AI-Guided Trademark Development: Mitigating Infringement Risks

Over the last few months, I’ve been receiving this question more often: Can I use generative AI to develop a protectable trademark? And the answer may surprise you: 

Yes, as long as you still complete a thorough trademark clearance search before settling on a name or logo.

However, do I recommend using generative AI to develop a protectable trademark?


While AI can serve as a powerful tool for brainstorming, by generating a variety of options to spark inspiration, it cannot navigate the legal intricacies of trademark registration and law.

In the evolving digital landscape, the emergence of generative AI has revolutionized the way we approach creativity and content generation. However, when it comes to legal matters such as trademark registration, the use of AI, particularly for creating brand names or logos, presents significant limitations. 

In this article, I will discuss why solely relying on AI to develop your brand might lead to issues when attempting to register a trademark with the United States Patent and Trademark Office (USPTO)

Understanding how generative AI works

First, it’s essential to understand that generative AI operates by referencing and recombining elements from its training data, which pulls from information that’s already available online. All AI models, including those used for generating brand elements, are trained on datasets derived from publicly available information and databases.

This means that while generative AI can generate novel ideas or designs, these outputs are fundamentally rooted in pre-existing concepts

Understanding the components of a strong trademark

When applying for a trademark, originality and distinctiveness are key. If your trademark too closely resembles an already existing, registered trademark, yours will likely be rejected by the USPTO. 

The USPTO’s stringent criteria ensures that each registered trademark is unique and not likely to cause any consumer confusion with previously established trademarks. Therefore, an AI-generated name or logo might inadvertently resemble existing intellectual property, leading to challenges with registering AI-generated names/logos as trademarks.

Trademarks exist on a sliding scale of protectability, and there’s quite a bit of nuance in determining where a certain trademark falls on that scale. For example, the name “Red Apple Farms” for a brand of apples would be rejected by the USPTO for being too generic

On the other side of the scale, “Rolex” is a very strong name for a brand of watches because the name is original and has little/nothing to do with watches.

Beyond that, trademarks can fall anywhere on the scale of protectability, ranging from fanciful (such as Rolex) to arbitrary marks (such as Apple for a brand of computers), to suggestive marks (such as Netflix). 

Determining where a trademark falls on this scale requires human judgment and expertise in trademark law to ensure compliance with USPTO guidelines and the ability to assess the likelihood of successful registration.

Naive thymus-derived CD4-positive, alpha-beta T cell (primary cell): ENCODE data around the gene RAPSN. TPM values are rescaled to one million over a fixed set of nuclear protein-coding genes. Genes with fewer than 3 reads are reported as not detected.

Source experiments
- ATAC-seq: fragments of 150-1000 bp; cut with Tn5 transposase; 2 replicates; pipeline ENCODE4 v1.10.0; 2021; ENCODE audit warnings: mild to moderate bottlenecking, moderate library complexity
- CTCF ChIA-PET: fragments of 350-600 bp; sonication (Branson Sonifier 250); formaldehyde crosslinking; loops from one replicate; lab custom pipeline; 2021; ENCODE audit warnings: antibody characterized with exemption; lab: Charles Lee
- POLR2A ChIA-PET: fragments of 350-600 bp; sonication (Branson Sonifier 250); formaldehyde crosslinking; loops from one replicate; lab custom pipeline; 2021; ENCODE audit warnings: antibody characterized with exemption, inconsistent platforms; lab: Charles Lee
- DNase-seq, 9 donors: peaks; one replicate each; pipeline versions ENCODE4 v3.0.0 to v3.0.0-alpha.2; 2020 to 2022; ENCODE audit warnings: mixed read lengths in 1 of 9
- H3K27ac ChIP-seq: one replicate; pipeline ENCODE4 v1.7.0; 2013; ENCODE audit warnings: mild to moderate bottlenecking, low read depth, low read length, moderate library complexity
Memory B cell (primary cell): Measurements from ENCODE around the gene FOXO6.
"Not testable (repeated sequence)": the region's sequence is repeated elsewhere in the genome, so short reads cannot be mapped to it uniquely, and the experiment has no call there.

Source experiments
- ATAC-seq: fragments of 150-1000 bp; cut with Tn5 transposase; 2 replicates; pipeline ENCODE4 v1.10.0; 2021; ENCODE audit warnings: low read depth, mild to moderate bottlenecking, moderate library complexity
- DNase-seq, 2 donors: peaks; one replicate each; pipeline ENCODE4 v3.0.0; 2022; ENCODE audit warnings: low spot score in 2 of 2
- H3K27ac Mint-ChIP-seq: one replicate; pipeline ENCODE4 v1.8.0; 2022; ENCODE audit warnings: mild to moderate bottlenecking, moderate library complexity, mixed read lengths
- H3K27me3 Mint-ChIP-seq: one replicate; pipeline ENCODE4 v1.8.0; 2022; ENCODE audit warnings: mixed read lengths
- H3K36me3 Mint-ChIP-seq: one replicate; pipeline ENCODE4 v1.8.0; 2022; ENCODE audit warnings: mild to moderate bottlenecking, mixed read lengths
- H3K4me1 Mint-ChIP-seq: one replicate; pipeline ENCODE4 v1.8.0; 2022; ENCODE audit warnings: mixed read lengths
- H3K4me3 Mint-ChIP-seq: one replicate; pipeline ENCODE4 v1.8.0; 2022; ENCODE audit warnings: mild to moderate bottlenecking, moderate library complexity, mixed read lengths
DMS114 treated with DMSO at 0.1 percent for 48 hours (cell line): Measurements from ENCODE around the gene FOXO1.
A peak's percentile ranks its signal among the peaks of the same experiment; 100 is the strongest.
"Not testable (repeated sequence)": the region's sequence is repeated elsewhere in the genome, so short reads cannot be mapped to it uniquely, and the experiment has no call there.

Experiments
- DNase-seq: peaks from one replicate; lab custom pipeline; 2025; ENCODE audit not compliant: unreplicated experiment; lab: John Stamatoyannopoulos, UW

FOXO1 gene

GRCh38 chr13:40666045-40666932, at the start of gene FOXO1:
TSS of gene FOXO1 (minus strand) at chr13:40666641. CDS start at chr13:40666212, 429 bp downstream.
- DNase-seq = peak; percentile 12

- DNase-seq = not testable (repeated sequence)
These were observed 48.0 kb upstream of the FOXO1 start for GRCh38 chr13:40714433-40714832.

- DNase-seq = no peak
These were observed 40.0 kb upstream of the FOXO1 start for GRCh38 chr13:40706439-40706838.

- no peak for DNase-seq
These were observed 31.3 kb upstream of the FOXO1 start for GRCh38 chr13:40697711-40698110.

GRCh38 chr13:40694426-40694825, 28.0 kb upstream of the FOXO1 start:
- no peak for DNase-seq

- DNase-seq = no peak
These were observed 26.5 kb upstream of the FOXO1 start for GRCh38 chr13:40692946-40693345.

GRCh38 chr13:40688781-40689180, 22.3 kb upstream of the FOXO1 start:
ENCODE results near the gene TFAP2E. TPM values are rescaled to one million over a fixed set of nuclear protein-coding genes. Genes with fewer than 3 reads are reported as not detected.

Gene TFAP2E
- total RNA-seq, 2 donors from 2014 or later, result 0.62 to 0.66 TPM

Example: Naming a brand of pet food with ChatGPT

To show an example of how generative AI can create problematic branding, I asked Chat GPT to come up with some names and logos for a brand of pet food. 

I then ran a few of the options through an extremely basic trademark clearance search and found existing trademarks that would be problematic to the registration of ChatGPT’s brand names.

AI can’t replace an attorney-driven trademark clearance search

The trademark registration process involves not just the creation of a name or logo, but also conducting thorough clearance searches for potential conflicts. 

Our firm has tested multiple AI-based clearance searches and found that the technology still falls short of the capabilities of trained professionals.

A thorough trademark clearance search inspects the USPTO’s federal register and all 50 US state registers, as well as a common law search. This type of search doesn’t only focus on exact matches, it also looks for: 

  • Phonetic equivalents
  • Foreign language equivalents
  • Meaning equivalents

At Gerben IP, our trademark clearance search is conducted through two professional search softwares and takes approximately 2-3 hours to complete. Each search is performed by two highly trained paralegals and a trademark attorney for redundancy and accuracy. 

Once completed, the trademark owner is presented with an opinion letter on the search findings, which includes any potential risks. 

Final thoughts

In the realm of trademarks, where uniqueness is paramount, the derivative nature of AI-generated content may very well fall short of meeting the legal standards for trademarks set forth by the USPTO.

So, while generative AI offers exciting new possibilities for creativity and innovation, its application in trademark creation and registration is best approached with caution. It can undoubtedly aid in the brainstorming process, providing a springboard for human creativity. 

However, the final selection and legal clearance of a trademark should ideally be overseen by professionals skilled in trademark law.

This ensures that your brand identity not only stands out but also stands up to the legal requirements set by the USPTO for trademark protection. If you need help registering a trademark, contact our experienced attorneys for a complimentary consultation.

Eric Perrott, Esq.

Eric Perrott, Esq. is a trademark and copyright attorney committed to providing high-quality legal services for any sized budget. Eric’s ability to counsel clients through any stage of trademark and copyright development and protection allows him to provide his clients with personalized advice and unique analysis. Eric can be reached directly at: The contents of this blog are for informational purposes only and may not be relied on as legal advice.

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